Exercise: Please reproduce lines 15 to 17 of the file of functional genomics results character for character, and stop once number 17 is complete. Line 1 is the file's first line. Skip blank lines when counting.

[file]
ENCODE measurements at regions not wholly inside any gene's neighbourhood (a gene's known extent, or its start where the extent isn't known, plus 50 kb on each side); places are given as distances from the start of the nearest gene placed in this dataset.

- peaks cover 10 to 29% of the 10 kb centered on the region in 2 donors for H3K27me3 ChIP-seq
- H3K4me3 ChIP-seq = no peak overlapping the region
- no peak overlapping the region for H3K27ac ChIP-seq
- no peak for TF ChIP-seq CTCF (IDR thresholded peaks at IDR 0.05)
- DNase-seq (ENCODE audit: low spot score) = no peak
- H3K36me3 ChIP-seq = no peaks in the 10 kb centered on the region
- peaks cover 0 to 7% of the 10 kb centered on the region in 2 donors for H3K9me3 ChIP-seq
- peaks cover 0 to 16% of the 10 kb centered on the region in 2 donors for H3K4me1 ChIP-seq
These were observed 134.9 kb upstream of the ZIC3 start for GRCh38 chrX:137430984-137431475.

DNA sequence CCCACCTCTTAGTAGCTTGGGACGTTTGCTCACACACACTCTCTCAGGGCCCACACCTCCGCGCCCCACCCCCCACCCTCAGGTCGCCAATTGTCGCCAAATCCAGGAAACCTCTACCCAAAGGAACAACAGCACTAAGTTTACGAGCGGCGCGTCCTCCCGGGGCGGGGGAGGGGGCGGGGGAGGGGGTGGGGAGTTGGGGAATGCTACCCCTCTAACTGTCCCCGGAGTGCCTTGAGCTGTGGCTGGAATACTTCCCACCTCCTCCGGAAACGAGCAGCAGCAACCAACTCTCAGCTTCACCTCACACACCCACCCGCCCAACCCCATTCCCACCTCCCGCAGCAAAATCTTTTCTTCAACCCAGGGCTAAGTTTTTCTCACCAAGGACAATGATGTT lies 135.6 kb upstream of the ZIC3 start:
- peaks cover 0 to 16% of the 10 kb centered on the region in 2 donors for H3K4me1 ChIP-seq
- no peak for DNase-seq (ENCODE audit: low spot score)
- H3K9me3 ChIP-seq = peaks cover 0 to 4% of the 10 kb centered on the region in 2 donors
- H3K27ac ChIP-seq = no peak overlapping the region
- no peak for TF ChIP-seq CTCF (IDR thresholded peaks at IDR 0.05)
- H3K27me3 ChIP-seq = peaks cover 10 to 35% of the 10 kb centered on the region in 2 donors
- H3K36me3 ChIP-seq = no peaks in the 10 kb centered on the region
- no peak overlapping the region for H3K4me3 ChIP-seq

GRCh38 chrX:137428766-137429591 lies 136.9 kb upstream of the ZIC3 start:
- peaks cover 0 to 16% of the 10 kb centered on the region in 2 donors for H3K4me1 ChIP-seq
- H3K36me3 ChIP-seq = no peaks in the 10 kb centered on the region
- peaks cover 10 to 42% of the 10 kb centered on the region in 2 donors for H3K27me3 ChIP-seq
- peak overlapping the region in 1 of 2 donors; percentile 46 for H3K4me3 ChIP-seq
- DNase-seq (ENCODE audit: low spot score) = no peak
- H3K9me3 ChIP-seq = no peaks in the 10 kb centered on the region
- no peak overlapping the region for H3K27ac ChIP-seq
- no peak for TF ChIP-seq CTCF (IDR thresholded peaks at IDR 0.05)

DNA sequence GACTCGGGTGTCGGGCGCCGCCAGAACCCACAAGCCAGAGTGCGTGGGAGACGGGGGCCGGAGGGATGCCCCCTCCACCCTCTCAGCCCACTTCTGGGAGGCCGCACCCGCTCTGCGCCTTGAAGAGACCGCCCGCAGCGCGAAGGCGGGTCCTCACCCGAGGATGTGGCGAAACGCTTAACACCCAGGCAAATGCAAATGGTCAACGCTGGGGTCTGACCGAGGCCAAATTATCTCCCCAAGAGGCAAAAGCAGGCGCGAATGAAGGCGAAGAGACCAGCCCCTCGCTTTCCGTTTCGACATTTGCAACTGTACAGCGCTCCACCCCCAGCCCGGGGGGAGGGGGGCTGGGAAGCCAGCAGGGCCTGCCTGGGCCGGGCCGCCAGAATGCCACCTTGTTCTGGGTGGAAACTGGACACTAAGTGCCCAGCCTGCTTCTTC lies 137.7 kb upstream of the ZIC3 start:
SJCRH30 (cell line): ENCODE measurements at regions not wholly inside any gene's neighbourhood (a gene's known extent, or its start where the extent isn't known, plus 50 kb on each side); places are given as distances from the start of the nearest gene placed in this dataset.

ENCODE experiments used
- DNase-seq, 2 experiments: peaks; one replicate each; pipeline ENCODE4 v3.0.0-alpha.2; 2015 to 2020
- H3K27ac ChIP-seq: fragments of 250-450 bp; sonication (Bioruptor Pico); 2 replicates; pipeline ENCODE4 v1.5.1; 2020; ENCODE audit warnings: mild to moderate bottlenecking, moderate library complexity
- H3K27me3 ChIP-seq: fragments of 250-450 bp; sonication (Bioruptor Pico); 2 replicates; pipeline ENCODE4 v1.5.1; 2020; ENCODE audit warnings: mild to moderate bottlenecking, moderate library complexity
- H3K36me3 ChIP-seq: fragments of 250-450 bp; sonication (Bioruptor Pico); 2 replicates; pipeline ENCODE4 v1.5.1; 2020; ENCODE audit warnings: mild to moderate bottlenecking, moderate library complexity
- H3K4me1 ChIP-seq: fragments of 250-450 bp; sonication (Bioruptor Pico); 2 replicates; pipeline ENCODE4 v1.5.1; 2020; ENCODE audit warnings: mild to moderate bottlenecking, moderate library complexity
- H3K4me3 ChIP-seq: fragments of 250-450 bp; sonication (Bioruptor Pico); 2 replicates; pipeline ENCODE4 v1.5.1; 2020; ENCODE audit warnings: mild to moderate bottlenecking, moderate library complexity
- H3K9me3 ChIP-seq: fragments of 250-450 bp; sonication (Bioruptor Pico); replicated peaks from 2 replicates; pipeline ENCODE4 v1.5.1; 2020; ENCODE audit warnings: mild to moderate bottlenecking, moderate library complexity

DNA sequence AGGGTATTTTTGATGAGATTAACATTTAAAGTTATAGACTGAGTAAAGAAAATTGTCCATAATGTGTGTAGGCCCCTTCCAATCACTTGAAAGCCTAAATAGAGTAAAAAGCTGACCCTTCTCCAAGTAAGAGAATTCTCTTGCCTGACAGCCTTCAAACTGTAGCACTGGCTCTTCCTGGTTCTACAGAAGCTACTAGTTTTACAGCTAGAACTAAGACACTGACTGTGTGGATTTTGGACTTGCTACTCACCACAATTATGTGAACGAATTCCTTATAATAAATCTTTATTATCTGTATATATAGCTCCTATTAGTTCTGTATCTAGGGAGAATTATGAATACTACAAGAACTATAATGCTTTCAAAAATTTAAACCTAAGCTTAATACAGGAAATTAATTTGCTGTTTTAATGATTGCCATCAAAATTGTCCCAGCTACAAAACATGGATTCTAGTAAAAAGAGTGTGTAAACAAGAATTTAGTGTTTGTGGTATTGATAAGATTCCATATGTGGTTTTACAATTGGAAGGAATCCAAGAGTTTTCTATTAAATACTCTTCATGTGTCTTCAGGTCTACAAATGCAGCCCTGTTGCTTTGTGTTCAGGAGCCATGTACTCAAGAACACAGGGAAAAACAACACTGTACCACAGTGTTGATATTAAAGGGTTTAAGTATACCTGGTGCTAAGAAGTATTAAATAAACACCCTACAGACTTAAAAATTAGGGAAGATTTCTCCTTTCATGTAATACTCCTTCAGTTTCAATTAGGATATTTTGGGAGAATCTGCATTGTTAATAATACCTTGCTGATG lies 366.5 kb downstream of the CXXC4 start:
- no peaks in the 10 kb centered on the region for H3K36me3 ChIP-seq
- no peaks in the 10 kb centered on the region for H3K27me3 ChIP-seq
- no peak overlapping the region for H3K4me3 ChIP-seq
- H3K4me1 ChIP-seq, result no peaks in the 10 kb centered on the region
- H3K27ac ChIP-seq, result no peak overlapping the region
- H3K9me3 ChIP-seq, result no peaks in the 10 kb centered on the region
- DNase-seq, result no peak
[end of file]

- H3K27ac ChIP-seq = no peak overlapping the region
- no peak for TF ChIP-seq CTCF (IDR thresholded peaks at IDR 0.05)
- H3K27me3 ChIP-seq = peaks cover 10 to 35% of the 10 kb centered on the region in 2 donors